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A career with substance; in association with fish4 jobs Careers in chemistry If you have an enquiring mind and the ability to analyse results, a career as a chemist may appeal. Emma Thompson lit her Bunsen burner to find out more.

Byline: Emma Thompson

What does a career as a chemist involve?

As a chemist, you would study the make-up of chemicals and materials, and how they interact and behave under different physical conditions. You would use this knowledge to develop products and processes in a wide range of industries.

You could work in many different areas, including: developing medicines in the pharmaceutical industry; analysing oceans and investigating climate change; keeping the water supply clean; creating new products and controlling quality in the food industry; creating plastics and artificial fibres in the polymer industry; diagnosing and treating illness and disease in the healthcare sector; analysing forensic evidence in criminal investigations; or teaching, lecturing and academic research.

Whatever industry you worked in, you would follow complex procedures and use sophisticated hi-tech equipment.

Your day-to-day tasks would include designing and conducting laboratory experiments; making observations and noting results; and writing reports and presenting your findings.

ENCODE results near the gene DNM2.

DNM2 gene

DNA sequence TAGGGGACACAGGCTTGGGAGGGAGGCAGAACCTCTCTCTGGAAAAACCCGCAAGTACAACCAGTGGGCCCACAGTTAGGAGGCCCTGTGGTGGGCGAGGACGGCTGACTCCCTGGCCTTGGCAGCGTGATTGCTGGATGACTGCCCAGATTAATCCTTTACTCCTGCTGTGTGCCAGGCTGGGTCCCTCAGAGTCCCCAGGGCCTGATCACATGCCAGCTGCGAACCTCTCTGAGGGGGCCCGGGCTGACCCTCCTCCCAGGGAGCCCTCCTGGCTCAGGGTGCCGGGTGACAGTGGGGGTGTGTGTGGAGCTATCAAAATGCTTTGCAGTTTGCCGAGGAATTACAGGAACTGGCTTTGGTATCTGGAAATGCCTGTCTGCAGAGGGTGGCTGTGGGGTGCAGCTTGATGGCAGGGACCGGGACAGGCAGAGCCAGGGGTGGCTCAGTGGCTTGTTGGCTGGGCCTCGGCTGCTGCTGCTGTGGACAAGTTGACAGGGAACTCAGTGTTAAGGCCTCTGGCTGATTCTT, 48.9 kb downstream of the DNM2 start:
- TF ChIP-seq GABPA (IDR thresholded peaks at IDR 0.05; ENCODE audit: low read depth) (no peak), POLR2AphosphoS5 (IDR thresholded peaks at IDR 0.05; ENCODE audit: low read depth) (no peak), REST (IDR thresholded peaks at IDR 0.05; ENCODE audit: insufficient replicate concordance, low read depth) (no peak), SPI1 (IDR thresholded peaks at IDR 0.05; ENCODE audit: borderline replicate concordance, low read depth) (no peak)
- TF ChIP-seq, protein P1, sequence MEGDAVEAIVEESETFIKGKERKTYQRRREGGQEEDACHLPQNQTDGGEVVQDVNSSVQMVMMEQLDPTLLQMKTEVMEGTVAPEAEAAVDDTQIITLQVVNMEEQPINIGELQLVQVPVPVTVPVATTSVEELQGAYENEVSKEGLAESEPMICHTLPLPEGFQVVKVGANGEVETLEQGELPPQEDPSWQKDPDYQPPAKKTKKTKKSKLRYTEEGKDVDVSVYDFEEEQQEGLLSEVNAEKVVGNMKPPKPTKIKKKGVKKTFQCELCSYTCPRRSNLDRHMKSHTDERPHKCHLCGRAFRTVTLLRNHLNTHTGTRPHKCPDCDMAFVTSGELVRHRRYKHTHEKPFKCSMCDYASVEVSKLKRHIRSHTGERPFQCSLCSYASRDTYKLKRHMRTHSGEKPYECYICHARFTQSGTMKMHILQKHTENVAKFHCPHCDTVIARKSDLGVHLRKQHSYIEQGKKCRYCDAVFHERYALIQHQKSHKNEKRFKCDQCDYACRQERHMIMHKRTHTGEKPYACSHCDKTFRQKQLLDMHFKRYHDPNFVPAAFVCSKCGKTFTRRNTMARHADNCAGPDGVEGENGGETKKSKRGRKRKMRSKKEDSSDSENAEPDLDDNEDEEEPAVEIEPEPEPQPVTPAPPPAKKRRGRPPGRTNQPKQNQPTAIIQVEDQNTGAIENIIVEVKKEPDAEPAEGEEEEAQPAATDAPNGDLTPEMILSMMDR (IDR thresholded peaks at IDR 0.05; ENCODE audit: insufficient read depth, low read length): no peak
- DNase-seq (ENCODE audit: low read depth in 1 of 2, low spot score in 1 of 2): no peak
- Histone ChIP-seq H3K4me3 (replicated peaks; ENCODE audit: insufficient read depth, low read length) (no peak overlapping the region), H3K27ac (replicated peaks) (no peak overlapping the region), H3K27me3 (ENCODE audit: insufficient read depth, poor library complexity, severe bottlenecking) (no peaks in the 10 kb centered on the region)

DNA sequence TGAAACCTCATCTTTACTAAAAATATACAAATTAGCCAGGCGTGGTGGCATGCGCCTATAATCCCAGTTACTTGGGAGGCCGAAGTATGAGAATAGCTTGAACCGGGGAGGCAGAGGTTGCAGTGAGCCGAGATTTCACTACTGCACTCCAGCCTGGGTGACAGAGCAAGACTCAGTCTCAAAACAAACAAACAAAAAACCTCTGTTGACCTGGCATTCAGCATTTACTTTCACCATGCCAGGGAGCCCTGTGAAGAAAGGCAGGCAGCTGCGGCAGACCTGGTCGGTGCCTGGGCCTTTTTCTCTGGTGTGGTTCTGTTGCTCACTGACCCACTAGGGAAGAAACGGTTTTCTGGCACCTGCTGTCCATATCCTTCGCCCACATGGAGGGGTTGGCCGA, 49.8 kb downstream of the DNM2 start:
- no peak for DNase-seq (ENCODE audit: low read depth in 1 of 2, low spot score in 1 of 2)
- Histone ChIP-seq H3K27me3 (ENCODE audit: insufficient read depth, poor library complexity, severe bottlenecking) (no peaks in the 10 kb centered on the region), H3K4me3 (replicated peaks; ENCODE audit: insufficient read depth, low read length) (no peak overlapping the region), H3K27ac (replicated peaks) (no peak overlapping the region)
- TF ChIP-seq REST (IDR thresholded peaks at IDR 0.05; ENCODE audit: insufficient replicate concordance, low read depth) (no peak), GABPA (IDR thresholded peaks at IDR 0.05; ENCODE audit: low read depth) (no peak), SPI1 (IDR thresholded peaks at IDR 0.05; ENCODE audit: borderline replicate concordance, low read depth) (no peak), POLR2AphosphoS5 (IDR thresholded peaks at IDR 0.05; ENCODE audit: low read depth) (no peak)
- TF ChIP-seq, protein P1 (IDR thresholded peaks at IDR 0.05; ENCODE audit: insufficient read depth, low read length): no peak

What personal skills do you need?

You would need to have an enquiring mind, as well as clear and logical thinking plus good problem-solving skills and excellent communication skills.

A methodical, analytical approach to your work is needed, as well as the ability to work with and lead a team of professionals plus the ability to interpret statistics and use relevant computer packages.

What training do you need?

Most employers will expect you to have a degree in chemistry, applied or analytical chemistry, biochemistry or a related scientific subject, and possibly a relevant postgraduate qualification such as an MSc, MPhil or PhD.

You may be able to start as a technician in a chemistry lab, needing at least four GCSEs (A-C) including science, English and maths. However, many lab technicians have higher qualifications.

What are the opportunities for career progression?

If you do not already have a postgraduate qualification or membership/ fellowship of a professional body, your employer may encourage you to work towards this.

As an experienced chemist with indepth knowledge of your specialist area, you may meet the requirements of Chartered Chemist (CChem) or Chartered Scientist (CSci) status.

You could also work towards NVQ Level 5 in Analytical Chemistry.

What is the salary?

Trainee graduate chemists earn between pounds 18,000 and pounds 22,000 a year; with experience, between pounds 25,000 and pounds 35,000; or with postgraduate or professional qualifications, reaching pounds 50,000.

More information

SEMTA (Science, Engineering and Manufacturing Technologies Alliance), www.semta.org.uk

Royal Society of Chemistry, www.rsc.org

Details are provided for information only. Jobs not necessarily available.

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Title Annotation:Features
Publication:Liverpool Echo (Liverpool, England)
Date:Oct 9, 2008
Words:450
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